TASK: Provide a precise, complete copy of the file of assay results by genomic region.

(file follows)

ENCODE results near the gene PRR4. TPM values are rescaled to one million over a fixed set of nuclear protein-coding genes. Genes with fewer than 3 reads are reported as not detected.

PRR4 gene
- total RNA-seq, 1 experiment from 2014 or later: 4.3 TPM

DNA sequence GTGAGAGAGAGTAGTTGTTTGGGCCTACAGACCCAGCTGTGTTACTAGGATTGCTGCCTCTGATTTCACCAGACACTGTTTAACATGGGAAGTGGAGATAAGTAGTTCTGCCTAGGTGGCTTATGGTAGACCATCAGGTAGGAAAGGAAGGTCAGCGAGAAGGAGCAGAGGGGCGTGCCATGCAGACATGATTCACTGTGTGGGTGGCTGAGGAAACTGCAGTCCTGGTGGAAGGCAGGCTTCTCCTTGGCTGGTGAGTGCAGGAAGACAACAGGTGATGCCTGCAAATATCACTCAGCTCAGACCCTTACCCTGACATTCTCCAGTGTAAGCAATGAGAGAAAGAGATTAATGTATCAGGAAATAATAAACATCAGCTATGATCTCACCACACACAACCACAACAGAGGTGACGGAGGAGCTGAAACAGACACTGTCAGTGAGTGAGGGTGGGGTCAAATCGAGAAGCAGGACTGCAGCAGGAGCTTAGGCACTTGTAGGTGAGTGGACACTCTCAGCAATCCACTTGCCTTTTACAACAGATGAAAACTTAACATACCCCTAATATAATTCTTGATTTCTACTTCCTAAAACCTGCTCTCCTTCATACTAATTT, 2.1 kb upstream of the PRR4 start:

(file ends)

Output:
ENCODE results near the gene PRR4. TPM values are rescaled to one million over a fixed set of nuclear protein-coding genes. Genes with fewer than 3 reads are reported as not detected.

PRR4 gene
- total RNA-seq, 1 experiment from 2014 or later: 4.3 TPM

DNA sequence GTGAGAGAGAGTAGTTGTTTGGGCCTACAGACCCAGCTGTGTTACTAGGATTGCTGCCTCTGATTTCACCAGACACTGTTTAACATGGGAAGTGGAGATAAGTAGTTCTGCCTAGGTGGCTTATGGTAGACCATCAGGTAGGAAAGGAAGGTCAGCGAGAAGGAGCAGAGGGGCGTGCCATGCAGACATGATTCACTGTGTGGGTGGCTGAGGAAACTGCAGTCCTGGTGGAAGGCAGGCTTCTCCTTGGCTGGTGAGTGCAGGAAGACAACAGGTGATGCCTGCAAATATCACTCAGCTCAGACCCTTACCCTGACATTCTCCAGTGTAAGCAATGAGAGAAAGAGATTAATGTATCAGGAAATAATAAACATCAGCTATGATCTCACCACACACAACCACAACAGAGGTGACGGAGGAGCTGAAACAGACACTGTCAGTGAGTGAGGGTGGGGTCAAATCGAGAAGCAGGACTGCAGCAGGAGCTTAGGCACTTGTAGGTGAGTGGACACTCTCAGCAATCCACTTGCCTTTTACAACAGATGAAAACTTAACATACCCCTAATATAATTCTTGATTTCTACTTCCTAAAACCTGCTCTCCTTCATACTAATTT, 2.1 kb upstream of the PRR4 start: